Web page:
Because Germany was isolated from other areas of the Europe by the Alps, early cabinetmakers weren't as influenced by the styles and designs coming out of Europe as they were by the artisans around them. Though some of the elements of the different design periods -- Baroque, Renaissance, Empire, Rococo and more -- made their way into German-made furniture, regional influences often played a bigger part in how the furniture was made and the way it looked.
Much of the older German furniture included hand-painted designs in addition to detailed metal scrollwork hardware. German-made armoires often included locks to make them safe for hiding away valuables. Many of these pieces also contained blacksmith-worked black-iron hinges and other hardware. The fine hand details of the paintings often matched the iron scrollwork on the piece.
Artistic Hand-Carved Embellishments
To get an idea of the hand-carvings that often embellished German-made antique furniture, just take a look at one or more of the German-made cuckoo clocks. Their gingerbread scrollwork was typically hand carved. Depending on when the piece was made, it might include hand-carved acanthus leaves, medallions and even gargoyle-type faces.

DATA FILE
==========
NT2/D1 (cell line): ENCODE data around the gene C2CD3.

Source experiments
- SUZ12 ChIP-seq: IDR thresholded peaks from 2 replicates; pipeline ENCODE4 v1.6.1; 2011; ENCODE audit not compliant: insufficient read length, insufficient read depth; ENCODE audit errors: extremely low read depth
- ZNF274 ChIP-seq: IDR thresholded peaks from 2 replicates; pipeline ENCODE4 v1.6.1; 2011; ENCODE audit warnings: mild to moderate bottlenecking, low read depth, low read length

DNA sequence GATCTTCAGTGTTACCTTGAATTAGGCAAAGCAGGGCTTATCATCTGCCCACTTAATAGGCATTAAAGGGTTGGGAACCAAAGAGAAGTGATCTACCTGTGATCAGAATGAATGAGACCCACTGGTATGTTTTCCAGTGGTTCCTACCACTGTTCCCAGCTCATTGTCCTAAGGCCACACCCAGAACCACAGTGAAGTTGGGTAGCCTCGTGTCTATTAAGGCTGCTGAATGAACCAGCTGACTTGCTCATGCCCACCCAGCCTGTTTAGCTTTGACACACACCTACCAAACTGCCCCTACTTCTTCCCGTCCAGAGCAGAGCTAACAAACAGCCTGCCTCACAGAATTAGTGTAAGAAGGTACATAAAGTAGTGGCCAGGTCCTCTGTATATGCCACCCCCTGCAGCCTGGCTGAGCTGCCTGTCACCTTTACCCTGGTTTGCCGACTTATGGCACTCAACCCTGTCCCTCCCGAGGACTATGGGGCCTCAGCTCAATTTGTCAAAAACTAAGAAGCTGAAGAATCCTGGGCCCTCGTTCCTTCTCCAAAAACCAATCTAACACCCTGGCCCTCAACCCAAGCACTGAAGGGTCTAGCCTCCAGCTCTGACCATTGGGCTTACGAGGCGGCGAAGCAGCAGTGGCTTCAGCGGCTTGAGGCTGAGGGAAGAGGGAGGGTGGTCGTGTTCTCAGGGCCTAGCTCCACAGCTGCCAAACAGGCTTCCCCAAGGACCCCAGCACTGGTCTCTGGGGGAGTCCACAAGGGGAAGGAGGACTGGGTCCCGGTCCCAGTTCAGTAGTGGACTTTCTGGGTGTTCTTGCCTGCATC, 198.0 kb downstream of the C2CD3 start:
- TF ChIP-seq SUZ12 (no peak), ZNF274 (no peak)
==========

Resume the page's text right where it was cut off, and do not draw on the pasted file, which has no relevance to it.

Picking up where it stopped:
World's Favorite Chair
The world's favorite chair -- the bistro chair -- originally called Thonet No. 14 by its inventor and maker, German cabinetmaker William Thonet, basically consists of six pieces of wood. Thonet first made this chair in 1859 by bending wood in a new and revolutionary way. He saturated the beech wood with steam for five hours to make it soft, and then he bent it into the curves while it was still wet, resulting in the world's most famous chair. What made the chair so famous was that it was easy to ship because it was unassembled. Famous people said to have their bums graced by the chair include Picasso, Einstein and Lenin.
True Biedermeier furniture was created, starting in about 1815 and lasting until about 1835 -- give or take a few years -- by middle-class German cabinetmakers for the middle class. Craftsmen took great pains to match the wood veneer in such a way as to make it appear as part of the decoration of the wood itself. This included artistic patterns on the face of drawer fronts in chests, cabinet doors on armoires and on tabletops. This type of furniture usually was simple in overall design, as the wood itself became the decor.